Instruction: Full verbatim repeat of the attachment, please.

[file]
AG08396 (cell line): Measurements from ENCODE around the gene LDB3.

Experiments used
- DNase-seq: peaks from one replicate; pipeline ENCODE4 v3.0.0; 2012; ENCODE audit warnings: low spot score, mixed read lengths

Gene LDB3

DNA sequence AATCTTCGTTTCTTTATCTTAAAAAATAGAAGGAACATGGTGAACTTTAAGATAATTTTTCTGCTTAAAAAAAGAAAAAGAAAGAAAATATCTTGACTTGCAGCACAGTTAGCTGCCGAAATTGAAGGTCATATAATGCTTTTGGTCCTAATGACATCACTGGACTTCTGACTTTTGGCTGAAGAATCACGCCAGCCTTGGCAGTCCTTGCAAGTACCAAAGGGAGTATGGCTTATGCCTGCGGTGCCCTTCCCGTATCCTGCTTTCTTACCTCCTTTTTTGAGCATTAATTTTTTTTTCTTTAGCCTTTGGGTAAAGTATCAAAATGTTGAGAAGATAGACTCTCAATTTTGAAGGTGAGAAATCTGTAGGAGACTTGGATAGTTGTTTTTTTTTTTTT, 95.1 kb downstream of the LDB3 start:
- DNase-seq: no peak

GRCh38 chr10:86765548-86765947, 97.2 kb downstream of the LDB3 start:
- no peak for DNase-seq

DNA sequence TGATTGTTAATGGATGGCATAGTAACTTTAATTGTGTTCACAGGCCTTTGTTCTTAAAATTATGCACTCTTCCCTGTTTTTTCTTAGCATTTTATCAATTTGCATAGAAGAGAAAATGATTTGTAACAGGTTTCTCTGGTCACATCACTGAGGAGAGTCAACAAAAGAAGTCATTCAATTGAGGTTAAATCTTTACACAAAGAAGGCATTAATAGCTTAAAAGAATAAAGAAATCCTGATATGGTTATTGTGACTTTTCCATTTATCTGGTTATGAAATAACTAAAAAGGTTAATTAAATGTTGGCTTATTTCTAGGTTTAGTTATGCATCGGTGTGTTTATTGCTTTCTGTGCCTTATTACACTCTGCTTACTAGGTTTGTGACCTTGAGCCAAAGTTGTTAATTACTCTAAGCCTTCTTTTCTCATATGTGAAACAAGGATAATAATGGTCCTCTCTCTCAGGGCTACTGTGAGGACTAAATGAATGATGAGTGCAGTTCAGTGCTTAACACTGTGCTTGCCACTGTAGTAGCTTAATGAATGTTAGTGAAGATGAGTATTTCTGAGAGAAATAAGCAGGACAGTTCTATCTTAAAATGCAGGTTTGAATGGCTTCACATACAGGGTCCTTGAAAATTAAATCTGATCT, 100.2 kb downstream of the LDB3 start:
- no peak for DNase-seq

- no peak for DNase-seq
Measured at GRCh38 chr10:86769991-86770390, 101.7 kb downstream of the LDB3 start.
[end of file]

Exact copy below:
AG08396 (cell line): Measurements from ENCODE around the gene LDB3.

Experiments used
- DNase-seq: peaks from one replicate; pipeline ENCODE4 v3.0.0; 2012; ENCODE audit warnings: low spot score, mixed read lengths

Gene LDB3

DNA sequence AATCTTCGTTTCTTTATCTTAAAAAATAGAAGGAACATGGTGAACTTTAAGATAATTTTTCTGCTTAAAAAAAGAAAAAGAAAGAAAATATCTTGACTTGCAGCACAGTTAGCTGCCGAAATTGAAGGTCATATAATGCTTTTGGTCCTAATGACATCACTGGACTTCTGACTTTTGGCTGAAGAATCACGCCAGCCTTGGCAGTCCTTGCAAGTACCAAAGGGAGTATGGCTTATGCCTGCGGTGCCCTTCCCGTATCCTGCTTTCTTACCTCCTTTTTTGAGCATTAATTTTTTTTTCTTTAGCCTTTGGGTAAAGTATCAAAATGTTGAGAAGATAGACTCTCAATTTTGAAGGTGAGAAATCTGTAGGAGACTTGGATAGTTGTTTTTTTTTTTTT, 95.1 kb downstream of the LDB3 start:
- DNase-seq: no peak

GRCh38 chr10:86765548-86765947, 97.2 kb downstream of the LDB3 start:
- no peak for DNase-seq

DNA sequence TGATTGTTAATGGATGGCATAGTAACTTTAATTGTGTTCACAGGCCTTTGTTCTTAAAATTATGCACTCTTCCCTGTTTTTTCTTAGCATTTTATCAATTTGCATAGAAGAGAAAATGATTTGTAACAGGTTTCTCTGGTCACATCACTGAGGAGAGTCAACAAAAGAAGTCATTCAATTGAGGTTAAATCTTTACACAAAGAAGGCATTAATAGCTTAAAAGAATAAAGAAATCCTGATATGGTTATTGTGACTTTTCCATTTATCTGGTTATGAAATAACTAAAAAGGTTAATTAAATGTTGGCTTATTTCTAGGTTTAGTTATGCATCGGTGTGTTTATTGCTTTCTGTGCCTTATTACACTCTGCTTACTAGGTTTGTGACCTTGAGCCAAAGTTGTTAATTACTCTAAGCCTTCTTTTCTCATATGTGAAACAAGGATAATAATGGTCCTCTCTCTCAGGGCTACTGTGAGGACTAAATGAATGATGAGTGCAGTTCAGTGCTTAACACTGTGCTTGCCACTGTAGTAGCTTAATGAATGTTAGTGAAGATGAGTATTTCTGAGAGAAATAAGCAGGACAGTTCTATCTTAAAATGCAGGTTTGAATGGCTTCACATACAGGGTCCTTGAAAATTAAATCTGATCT, 100.2 kb downstream of the LDB3 start:
- no peak for DNase-seq

- no peak for DNase-seq
Measured at GRCh38 chr10:86769991-86770390, 101.7 kb downstream of the LDB3 start.